the tibetan mo is an oracle involving a 6 sided dice. One starts with calling the manjushri mantra and then the mantra of dependent origination.

manjushri mantra

The 5 in between syllables in the mantra do not have an inherent meaning but are often found in buddhist and prajnaparamita texts. In the Large Sutra of Perfect Wisdom (Conze translation) they are explained such.

A leads to the insight that the essence of all things is unproduced.

RA leads to the insight that all things are pure and free of defilements.

PA leads to the insight that all dharmas have been “expounded in the ultimate sense.”

CA leads to the insight that the arising and ceasing of things cannot be apprehended because in reality there is no arising or ceasing.

NA leads to the insight that although the names for things change the nature of things behind their names cannot be gained or lost.

These are all important concepts in the Perfection of Wisdom, although to say they are concepts is a bit limiting — really they’re attempts to describe the indescribable nature of reality.

Dhīḥ is defined as meaning: thought , (especially) religious thought , reflection , meditation , devotion , prayer; understanding, intelligence, wisdom

It’s also said they represent the 5 buddha families.

Om Ah Ra Pa Za Na Dhi Manjushri mantra recited by Thubten Wangchen

The mantra of dependent origination


This mantra is actually a pith instruction of the Buddha’s profound insight into interdependent origination. The first mantra should be recited three or seven times (or more, if you wish), and the second mantra should be recited one, three or seven times. In conclusion, blow upon the dice to endow it with the power of the mantras. Then, keeping in mind your question and also the name of the person for whom you are casting the prediction (if it is not being thrown on your own behalf), cast the dice two times and.then examine the answer. For example, if at the first throw of the dice the letter RA appears, and at the second the letter DHI appears, then you should search for the answer RA DHI, which is number 12.


Each answer of this prediction system is divided into several parts. First, the name of the answer is given; the lead paragraph explains the name using metaphors and symbols, while the next paragraph characterizes the answer, often by quoting some source in order to show the general trend of the answer. Following this, eleven categories are listed with specific predictions for each, and finally a supplementary name is given. The eleven main categories cover all the possible questions that you put forth to the book. They are listed below, with a brief description of the realm of experience that each covers.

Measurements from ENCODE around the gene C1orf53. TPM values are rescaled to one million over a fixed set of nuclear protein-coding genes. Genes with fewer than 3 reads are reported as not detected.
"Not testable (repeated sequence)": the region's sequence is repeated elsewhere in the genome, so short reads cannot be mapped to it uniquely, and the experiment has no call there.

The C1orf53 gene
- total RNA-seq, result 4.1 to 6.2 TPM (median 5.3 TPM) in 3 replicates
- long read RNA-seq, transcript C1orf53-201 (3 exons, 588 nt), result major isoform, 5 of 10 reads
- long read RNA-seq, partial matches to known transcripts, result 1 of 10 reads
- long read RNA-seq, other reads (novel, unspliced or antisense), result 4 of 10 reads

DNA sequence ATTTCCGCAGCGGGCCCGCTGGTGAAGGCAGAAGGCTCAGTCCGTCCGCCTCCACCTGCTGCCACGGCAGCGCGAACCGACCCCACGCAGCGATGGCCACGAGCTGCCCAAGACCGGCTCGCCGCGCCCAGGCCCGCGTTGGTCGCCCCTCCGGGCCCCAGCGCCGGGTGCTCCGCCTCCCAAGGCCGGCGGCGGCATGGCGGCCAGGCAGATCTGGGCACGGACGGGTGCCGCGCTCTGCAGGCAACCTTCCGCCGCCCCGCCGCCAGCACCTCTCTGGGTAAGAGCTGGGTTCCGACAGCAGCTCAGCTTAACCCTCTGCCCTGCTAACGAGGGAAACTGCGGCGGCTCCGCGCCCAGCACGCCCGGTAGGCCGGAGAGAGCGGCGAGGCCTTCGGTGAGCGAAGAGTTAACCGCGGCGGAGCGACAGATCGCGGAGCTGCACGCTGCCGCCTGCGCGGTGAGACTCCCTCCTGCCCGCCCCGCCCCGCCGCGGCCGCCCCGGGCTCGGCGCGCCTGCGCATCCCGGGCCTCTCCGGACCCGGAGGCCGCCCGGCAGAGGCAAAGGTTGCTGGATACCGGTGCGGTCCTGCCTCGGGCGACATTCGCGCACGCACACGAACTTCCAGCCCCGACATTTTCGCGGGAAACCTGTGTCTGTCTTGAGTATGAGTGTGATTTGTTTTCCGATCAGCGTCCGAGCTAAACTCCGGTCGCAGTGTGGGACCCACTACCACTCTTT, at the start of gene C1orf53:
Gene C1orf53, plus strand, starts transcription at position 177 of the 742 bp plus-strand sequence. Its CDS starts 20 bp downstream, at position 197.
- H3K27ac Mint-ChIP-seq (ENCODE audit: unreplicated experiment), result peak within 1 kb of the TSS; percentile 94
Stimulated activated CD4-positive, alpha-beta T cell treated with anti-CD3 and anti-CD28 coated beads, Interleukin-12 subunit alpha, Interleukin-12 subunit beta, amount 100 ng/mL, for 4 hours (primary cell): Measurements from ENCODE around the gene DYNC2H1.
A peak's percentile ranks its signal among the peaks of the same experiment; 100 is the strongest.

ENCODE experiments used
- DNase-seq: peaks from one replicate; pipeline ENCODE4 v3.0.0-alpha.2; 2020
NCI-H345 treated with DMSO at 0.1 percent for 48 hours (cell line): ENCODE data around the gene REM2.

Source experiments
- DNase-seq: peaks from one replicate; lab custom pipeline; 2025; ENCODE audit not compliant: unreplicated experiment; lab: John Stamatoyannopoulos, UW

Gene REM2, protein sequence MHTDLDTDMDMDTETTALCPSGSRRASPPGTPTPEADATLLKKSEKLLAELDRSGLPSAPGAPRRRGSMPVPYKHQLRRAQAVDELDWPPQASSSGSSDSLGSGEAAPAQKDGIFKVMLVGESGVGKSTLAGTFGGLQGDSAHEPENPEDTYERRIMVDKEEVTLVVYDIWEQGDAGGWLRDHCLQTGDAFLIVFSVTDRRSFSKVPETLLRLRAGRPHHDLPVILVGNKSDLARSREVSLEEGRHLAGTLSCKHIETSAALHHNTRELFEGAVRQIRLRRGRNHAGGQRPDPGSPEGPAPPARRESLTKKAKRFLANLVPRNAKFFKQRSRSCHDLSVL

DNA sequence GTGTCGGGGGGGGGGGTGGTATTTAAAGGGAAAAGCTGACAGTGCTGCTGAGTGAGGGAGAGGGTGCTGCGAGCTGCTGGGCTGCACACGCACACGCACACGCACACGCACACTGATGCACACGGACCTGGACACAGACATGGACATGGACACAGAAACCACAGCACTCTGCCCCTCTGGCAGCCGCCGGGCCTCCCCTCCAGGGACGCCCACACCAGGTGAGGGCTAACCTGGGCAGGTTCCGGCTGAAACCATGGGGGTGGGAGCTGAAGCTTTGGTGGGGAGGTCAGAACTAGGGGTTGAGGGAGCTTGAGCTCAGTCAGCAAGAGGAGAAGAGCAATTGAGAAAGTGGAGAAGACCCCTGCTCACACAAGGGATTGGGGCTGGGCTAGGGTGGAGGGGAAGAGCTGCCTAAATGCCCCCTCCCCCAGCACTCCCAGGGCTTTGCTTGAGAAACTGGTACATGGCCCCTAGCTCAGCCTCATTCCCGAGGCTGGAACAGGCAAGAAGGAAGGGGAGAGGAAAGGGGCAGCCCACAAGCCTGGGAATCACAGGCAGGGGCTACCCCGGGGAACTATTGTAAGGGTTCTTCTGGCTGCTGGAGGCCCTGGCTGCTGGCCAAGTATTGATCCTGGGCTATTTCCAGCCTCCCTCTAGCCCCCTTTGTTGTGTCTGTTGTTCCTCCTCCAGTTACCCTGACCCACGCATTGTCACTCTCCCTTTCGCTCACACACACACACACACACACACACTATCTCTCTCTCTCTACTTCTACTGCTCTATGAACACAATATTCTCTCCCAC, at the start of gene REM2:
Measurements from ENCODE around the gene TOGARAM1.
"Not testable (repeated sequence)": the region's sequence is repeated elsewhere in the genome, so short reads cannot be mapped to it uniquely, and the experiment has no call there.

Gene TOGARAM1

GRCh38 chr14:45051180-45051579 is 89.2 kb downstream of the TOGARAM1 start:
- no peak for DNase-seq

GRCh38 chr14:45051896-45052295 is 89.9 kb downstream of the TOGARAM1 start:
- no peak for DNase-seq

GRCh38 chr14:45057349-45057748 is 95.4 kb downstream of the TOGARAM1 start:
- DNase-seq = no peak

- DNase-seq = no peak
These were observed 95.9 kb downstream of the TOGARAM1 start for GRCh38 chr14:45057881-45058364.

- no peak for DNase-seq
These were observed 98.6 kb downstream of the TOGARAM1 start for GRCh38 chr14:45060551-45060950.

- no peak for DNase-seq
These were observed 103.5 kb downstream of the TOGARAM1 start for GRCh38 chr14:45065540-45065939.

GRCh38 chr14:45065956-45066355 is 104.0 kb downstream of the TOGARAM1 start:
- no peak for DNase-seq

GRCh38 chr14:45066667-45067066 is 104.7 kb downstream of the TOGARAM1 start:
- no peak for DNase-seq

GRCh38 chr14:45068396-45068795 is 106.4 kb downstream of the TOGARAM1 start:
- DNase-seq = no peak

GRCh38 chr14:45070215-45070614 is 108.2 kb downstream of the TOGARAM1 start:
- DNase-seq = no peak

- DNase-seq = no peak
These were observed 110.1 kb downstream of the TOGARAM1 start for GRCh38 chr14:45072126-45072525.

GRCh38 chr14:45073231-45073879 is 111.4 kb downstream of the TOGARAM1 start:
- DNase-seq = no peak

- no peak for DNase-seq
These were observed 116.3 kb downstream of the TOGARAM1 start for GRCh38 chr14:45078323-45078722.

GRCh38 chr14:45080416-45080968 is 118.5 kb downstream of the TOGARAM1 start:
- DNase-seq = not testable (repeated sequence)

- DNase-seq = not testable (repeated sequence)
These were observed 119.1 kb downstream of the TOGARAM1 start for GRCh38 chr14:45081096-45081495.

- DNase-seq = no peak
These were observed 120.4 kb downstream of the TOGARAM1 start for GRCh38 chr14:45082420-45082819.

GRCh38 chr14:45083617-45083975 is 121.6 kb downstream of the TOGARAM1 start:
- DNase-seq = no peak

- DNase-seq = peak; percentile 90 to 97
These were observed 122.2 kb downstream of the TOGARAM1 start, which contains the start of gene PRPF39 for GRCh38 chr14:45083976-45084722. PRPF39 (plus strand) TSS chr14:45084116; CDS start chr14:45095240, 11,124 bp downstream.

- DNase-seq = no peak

Family, property and life: foundations of your life, including anything dealing with your physical life or vitality, your family and property. Intentions and aims: the goals and aims you may seek within your business, as well as other aspects of your life. Friends and wealth: the people you associate with as well as your financial affairs and business affairs. Enemies: description of any enemies you may have. Guests: this category was necessary in Tibet where it might take a guest several months to arrive, so there was always a concern for visitors en route. Illness: the state of your health. Evil spirits: possibility of your troubles arising from some negative forces, such as spirits or unwholesome environmental conditions.

Spiritual practice: obstacles and outlook for spiritual practices. Lost article: whether a lost article can be found and where. Will they come, and will the task be accomplished: the meeting with another and the possibility of accomplishing some work. All remaining matters: covers any other question which may not fall under any of the above categories.

Not only are answers given, but also advice is proffered regarding how to overcome particular problems. Generally, a specific spiritual practice, a ritual or the reliance upon a certain deity is proposed. The common Tibetan did not have the ability to perform these rituals or meditations, so it was (and continues to be) the practice for the inquirer to approach the local monastery or those who were learned in the performance of rituals to do whatever was needed on his or her be half. Therefore, although you may be unfamiliar with some of the names of deities, rituals and texts, the authors left them in the translation with the thought that you may have the opportunity to approach someone with that knowledge. Once these remedies are under stood they can be used by the inquirer to help over come the problem or to accomplish one’s aims and wishes. To ascertain whether an answer is very firm or weak, it is advisable to throw the dice two more times. If the same two syllables are repeated, then this means that your ansWer is very firm. If the two syllables reverse themselves then the answer is a weak one. If the two syllables of the subsequent toss are different, then your answer is good as it stands. You can also look into the answer from other perspectives. For example, whether the prediction is favorable or unfavorable for the present time, it is good to perform another throw of the dice in regards to the future. In this way you can make predictions for dif ferent times. If the question you ask is a very serious one, such as one concerning a major illness, then it is good to make several predictions about it. If it is only a small matter, then one prediction is enough.